McCLENDON v. The STATE.
A jury found Shannon McClendon guilty of robbery by intimidation and aggravated assault. The trial court merged the latter count into the former and sentenced McClendon to eight years to serve. On appeal, she does not challenge the sufficiency of the evidence against her, asserting only that the trial court erred when it refused to admit her videotaped statement and a copy of a co-defendant's conviction into evidence. We discern no error and affirm.
We will not contradict a trial court's decision to admit or exclude evidence in the absence of an abuse of discretion. Stewart v. State, 210 Ga.App. 474, 478(10), 436 S.E.2d 679 (1993).
McClendon's unredacted statement described unrelated criminal activity by a co-defendant, who objected to the statement as irrelevant and prejudicial. The trial court excluded the statement. McClendon took the stand in her own defense, and her counsel repeatedly elicited testimony concerning the videotaped statement during his cross-examination of other witnesses. The trial court also excluded a document purported to be a co-defendant's felony conviction because it was not a properly certified copy and was therefore unauthenticated. Properly authenticated convictions for larceny and burglary were admitted.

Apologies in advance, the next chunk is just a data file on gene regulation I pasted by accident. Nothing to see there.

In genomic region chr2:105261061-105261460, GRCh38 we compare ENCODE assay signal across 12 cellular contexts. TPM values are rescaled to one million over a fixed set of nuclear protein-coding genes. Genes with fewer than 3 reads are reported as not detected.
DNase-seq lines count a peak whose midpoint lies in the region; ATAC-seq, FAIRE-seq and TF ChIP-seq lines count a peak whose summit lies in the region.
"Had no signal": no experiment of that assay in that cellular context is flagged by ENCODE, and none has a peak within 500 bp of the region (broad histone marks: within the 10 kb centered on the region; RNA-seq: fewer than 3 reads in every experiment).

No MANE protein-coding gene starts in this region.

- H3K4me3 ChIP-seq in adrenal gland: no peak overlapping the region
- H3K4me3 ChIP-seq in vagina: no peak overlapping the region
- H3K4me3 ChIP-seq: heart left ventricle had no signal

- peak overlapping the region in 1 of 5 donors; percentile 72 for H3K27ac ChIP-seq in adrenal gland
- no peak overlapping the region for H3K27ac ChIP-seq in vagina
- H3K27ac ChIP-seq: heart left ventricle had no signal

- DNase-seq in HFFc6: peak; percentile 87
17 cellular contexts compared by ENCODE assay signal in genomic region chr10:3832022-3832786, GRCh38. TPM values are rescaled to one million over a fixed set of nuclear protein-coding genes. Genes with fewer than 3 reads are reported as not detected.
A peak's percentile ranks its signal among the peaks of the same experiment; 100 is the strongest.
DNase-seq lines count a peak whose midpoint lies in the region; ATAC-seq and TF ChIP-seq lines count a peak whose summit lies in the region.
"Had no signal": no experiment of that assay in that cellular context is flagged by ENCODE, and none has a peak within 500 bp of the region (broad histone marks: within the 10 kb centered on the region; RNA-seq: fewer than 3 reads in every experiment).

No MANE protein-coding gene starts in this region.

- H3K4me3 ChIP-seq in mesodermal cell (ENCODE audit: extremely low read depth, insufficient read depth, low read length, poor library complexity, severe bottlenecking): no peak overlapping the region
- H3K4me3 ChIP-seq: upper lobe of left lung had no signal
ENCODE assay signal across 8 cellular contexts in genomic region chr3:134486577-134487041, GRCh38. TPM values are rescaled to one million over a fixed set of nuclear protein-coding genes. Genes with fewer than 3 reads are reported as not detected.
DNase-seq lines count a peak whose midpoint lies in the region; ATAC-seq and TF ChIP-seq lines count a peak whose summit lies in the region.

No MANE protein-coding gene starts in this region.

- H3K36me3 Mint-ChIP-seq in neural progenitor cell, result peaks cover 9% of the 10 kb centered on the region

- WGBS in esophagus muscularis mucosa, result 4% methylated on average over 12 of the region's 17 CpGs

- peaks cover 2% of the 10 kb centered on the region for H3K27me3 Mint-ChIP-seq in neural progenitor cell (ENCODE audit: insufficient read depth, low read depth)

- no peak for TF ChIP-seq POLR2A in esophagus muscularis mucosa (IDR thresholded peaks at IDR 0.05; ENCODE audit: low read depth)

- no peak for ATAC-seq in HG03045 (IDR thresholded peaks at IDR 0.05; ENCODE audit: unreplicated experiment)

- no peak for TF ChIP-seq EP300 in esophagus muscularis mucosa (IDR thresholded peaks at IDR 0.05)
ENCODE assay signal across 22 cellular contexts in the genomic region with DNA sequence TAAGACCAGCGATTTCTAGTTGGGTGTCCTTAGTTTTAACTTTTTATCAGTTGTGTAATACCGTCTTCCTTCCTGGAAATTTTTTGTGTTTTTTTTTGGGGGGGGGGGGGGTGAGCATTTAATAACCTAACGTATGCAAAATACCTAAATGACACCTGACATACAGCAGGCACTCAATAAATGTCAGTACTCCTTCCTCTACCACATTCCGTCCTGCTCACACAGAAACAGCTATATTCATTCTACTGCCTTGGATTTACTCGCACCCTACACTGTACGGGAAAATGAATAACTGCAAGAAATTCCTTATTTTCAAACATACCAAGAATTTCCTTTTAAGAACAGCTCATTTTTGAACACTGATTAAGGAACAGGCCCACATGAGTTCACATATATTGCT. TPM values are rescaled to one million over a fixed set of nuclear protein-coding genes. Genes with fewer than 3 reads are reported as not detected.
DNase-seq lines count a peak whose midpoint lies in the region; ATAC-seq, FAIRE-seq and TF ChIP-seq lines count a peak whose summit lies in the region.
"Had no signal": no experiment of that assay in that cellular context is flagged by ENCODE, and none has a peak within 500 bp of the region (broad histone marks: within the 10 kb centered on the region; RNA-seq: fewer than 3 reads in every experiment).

Since the videotaped statement was cumulative and the purported conviction unauthenticated, we cannot say that the trial court abused its discretion when it excluded both these pieces of evidence. Stewart, supra, 210 Ga.App. at 478(10), 436 S.E.2d 679. (excluding videotaped statement as cumulative); OCGA § 24-7-20 (requiring certification of document by state or county officer); see Valentine v. State, 229 Ga.App. 791, 792(4), 495 S.E.2d 116 (1997) (affirming exclusion of unauthenticated documents containing cumulative evidence). We also find it highly unlikely that their exclusion affected the jury's verdict. Valentine, supra, 229 Ga.App. at 792(4), 495 S.E.2d 116; compare Reeves v. State, 237 Ga. 1, 3, 226 S.E.2d 567 (1976) (admission of co-defendant's statement implicating defendant was reversible error even when curative instruction given).
BLACKBURN, P.J., and BERNES, J., concur.